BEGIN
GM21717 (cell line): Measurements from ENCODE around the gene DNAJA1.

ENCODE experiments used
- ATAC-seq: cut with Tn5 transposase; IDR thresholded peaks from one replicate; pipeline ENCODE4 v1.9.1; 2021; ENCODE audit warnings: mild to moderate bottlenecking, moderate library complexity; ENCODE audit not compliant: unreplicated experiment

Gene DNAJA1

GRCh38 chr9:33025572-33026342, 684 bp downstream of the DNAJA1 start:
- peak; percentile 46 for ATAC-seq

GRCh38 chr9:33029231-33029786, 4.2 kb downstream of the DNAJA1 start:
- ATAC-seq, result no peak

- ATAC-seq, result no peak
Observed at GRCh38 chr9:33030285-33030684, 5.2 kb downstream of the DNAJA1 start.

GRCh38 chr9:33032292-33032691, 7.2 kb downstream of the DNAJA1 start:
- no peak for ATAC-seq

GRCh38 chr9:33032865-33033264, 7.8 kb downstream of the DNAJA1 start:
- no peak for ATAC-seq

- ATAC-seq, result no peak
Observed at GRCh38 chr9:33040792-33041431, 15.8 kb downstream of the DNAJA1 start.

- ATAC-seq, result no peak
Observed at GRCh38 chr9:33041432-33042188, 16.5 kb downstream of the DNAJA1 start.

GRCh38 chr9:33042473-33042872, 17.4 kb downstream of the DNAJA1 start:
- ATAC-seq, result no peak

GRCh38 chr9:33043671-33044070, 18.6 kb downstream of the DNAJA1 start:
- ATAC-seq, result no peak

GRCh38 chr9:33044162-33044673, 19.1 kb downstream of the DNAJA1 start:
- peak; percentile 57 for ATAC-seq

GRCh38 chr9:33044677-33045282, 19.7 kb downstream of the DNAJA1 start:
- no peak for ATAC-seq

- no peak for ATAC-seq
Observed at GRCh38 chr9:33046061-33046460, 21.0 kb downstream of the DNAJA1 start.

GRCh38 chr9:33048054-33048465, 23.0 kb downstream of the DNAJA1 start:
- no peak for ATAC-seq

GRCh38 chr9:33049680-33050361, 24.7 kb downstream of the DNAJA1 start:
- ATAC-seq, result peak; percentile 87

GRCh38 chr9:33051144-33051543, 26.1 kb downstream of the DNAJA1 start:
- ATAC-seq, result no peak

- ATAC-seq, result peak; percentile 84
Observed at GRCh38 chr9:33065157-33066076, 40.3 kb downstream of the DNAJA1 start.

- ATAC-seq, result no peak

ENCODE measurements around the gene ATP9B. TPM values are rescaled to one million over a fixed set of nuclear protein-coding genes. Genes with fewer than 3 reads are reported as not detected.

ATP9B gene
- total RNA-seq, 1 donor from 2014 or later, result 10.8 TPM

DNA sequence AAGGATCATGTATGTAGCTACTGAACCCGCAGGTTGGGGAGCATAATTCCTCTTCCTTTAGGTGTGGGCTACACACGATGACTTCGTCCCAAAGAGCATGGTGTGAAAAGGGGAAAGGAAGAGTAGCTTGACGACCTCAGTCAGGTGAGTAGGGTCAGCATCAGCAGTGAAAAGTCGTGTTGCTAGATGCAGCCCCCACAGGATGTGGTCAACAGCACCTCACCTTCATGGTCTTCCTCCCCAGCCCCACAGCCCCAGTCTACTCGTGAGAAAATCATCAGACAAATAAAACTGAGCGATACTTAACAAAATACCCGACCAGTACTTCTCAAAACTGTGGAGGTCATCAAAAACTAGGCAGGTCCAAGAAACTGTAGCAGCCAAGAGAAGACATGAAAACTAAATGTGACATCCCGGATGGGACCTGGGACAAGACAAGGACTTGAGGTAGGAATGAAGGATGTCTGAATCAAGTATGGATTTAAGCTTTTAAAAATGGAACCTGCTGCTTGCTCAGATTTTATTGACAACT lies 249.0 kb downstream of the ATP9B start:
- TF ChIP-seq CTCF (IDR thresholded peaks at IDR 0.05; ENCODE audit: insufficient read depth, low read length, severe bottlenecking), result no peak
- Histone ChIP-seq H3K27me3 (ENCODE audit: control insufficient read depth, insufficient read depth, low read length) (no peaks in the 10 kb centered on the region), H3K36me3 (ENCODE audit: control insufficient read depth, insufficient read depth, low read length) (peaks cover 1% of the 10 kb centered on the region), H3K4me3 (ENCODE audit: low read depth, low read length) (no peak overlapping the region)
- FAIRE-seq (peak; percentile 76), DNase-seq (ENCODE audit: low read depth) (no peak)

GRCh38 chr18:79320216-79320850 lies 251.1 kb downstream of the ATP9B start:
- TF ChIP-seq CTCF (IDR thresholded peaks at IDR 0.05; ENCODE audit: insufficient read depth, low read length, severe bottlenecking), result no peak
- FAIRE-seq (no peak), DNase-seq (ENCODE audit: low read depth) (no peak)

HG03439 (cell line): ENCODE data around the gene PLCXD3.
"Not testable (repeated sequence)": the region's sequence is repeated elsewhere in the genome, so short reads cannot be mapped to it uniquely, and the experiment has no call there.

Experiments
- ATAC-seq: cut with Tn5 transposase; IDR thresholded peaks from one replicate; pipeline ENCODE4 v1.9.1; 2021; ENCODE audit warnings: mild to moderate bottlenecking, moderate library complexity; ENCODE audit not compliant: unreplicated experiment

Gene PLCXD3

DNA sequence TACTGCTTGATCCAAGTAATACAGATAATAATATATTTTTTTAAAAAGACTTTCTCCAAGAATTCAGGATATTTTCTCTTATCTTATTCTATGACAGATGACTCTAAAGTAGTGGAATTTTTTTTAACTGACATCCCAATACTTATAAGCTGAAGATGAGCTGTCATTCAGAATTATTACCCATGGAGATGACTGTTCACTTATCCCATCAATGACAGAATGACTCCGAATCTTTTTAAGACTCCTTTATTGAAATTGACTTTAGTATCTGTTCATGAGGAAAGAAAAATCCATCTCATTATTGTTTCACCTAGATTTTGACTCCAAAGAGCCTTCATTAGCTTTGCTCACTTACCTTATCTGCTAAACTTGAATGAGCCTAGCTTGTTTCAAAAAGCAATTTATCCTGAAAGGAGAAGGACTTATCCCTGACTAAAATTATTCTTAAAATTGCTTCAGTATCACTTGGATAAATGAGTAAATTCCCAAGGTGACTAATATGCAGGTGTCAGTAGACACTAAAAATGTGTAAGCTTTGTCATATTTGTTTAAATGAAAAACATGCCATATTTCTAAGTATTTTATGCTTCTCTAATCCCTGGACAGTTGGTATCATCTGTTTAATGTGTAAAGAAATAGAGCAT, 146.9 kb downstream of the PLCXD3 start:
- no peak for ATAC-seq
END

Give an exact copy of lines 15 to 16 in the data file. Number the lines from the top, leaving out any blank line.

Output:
- ATAC-seq, result no peak
Observed at GRCh38 chr9:33040792-33041431, 15.8 kb downstream of the DNAJA1 start.